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Paul Pierce finds plenty of room as he makes a run to the rim.For the first nine minutes of Sunday's 85-82 victory over the Minnesota Timberwolves, it looked like the Boston Celtics were back to being the Boston Celtics.
Remember the team that shares the ball, takes great shots, takes advantage of fast break opportunities, and locks down its opponent on the defensive end? Well, it was on display in the first frame, as the Celtics converted 12 of their first 15 field goal attempts (80 percent) and assisted on eight of those 12 baskets (including eight of their first nine shots).
During that dominant first quarter, Boston finished with an 8-0 edge in fastbreak points and a 10-4 advantage in points in the paint, all while holding the Timberwolves to 5-of-21 shooting (23.8 percent). And in the spirit of playing a thoroughly dominant quarter, the Celtics didn't turn the ball over a single time. The result was a 10-point lead four minutes in, and a 20-point advantage just four minutes after that. Ultimately, the Celtics carried a 32-13 edge into the second frame.
Unfortunately, the renaissance was a brief one, as, after a quarter of textbook basketball, the Celtics steadily began to resemble the team that had lost two straight games and six of their last 10 games overall, as they squandered what grew to be a 25-point lead, before recovering for a modest three-point win.
"[The] first quarter would be our blueprint, and then after that I didn't think we played very well," Celtics coach Doc Rivers told reporters in Minnesota. "But I thought we had a terrific first quarter. The ball was hopping, we kept the game simple, and then I thought we started over-thinking ourselves out on the floor."
The Timberwolves outscored the Celtics 69-53 over the final three quarters as Boston's attack mentality appeared to steadily evaporate as time went on. Perhaps they had coaxed themselves into a false sense of security given their outstanding effort in the first frame, or maybe they just grew complacent with such a hefty lead. Either way, the Wolves grew more and more confident as the Celtics stopped asserting themselves on both ends of the floor.
Minnesota outscored Boston in the paint in the second quarter, 10-2, and Boston's sudden reliance on outside shots resulted in a 4-of-17 shooting performance (23.5 percent) in the second frame. The Celtics no longer seemed interested in taking the best shot available, and while Rivers was ultimately satisfied with the open looks Boston was getting and simply missing, he did admit he wanted to see the ball run through the post more often over the final three frames.
The Celtics followed up their poor second quarter shooting with a 7-of-19 showing in the third frame, but, more importantly, allowed the Wolves to pour in 28 points in the quarter on 10-of-17 shooting (58.8 percent). Feeding off of the Celtics' newfound struggles, the Wolves cut the lead to a mere two points heading into the fourth quarter. The Celtics' shooting percentage -- at 80 percent after those first nine minutes of play -- dropped all the way to 41.4 percent heading into the final frame. Meanwhile, the Wolves' rose all the way to 39.7 percent, which, while still less than ideal, had risen significantly from their 23.8 percent figure in the opening frame.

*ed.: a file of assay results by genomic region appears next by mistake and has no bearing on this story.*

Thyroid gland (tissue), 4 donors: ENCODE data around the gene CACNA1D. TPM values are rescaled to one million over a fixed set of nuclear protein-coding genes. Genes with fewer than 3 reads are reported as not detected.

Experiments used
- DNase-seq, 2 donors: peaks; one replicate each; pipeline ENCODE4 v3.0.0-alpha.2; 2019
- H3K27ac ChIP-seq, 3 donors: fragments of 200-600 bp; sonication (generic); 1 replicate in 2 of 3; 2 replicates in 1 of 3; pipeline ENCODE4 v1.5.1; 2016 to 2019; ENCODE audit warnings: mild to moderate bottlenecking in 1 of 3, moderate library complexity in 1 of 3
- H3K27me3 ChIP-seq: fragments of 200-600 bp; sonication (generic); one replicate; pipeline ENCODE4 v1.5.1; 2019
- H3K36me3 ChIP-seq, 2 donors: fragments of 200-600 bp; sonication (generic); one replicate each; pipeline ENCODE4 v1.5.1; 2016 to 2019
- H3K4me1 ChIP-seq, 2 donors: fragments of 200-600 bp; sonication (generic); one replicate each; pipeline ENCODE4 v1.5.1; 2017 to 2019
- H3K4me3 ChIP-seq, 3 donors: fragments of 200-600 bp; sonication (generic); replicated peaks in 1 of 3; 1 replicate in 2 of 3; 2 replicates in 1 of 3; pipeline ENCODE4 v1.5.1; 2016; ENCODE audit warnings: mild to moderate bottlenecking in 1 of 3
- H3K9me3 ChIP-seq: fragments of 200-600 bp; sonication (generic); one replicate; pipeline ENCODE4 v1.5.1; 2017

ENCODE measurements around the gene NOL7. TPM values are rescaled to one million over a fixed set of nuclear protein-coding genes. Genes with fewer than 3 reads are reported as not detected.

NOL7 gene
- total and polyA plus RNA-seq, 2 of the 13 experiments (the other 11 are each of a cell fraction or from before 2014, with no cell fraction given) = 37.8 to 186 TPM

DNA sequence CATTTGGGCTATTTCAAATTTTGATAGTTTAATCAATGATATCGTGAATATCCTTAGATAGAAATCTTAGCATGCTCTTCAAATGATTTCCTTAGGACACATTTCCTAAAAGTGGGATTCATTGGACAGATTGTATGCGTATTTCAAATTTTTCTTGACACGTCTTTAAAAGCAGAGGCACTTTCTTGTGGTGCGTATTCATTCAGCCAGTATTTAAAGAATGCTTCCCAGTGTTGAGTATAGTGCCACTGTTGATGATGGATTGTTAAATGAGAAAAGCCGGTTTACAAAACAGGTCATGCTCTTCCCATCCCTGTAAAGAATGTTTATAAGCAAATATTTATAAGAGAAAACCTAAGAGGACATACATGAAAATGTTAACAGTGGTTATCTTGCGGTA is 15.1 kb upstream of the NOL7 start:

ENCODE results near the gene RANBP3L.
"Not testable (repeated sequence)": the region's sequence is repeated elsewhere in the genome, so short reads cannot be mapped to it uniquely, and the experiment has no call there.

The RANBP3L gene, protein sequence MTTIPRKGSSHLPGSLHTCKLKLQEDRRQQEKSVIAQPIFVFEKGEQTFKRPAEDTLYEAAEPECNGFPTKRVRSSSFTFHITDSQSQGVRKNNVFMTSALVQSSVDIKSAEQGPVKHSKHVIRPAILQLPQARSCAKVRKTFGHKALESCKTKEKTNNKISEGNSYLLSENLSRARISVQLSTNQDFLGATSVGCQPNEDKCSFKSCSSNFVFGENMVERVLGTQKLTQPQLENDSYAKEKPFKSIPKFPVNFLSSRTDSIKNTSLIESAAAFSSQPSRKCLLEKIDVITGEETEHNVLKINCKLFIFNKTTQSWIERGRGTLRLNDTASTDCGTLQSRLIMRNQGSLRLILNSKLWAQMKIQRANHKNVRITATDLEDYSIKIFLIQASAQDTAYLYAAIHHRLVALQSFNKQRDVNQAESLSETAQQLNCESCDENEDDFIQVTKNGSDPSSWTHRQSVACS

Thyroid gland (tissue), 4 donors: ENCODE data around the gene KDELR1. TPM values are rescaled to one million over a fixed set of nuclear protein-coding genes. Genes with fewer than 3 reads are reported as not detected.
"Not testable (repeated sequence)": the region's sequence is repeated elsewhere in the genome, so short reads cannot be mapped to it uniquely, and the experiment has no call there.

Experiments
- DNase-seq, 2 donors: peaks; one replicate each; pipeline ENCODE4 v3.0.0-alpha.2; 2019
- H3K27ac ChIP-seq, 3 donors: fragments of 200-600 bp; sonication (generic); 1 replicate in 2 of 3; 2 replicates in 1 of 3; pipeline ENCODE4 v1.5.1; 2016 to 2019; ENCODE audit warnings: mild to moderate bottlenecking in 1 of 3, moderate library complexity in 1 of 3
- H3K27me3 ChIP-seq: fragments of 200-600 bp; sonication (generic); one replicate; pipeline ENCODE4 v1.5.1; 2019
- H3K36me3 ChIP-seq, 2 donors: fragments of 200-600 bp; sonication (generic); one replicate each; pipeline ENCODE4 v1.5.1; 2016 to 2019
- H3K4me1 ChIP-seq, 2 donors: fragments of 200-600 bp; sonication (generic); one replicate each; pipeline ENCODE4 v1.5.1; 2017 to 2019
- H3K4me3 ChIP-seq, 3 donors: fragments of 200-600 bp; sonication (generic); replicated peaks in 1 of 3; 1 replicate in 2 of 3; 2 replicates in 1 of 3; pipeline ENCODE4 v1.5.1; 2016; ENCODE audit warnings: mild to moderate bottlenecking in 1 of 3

"We just got complicated, you know?" Rivers said. "We [stopped] running what we were running. You could hear them on the floor, 'Let's do this one this time.' And I'm like, 'What's wrong with the one that just worked, and just keep it simple?' And then we started missing shots, honestly. I love the shots overall. I can't complain about it, but, like I tell our guys all the time, 'For us to be where we want to be, we have to be a team that can miss 20 shots in a row and still keep the same lead, because we're getting stops.' In the third quarter, we missed 10 or 15 shots in a row, but they were scoring, and that's where we've got to change there."
The sudden lack of aggression was another troubling matter. While the Celtics were clearly the go-getters in the opening frame, they failed to bottle that mindset for the remainder of the game. Even a guy like Delonte West -- who started at point guard in place of the injured Rajon Rondo (finger) and was credited by Rivers for setting the early tone for Boston -- couldn't coax his team into harnessing that first-quarter energy all over again.
The Wolves meanwhile, continued to fight, and assumed their first lead with 8:07 to play off of a Darko Milicic bucket in the paint. By game's end, it was the Wolves who held a 30-28 edge in paint points. Minnesota registered eight offensive rebounds in the final frame, which was perhaps the best indicator of their energy level being higher than the Celtics'. They were simply working harder on the glass, and when guys like Milicic and Michael Beasley couldn't flat-out secure the Wolves' misses, they were perfectly content batting the ball back out to teammates along the perimeter, where the Wolves reset their entire offense.
Fourth-quarter execution from Paul Pierce and Kevin Garnett saved the Celtics, and while Boston might have prevailed, the win won't inspire confidence, or do much to lessen the speculation surrounding the squad's recent struggles. Boston had a chance to send a message that it had overcome the woes of recent weeks, but ultimately settled for an ugly win over one of the NBA's worst teams.
Is it progress? Well, ugly wins are better than unforgivable losses.
Greg Payne is a student intern for ESPNBoston.com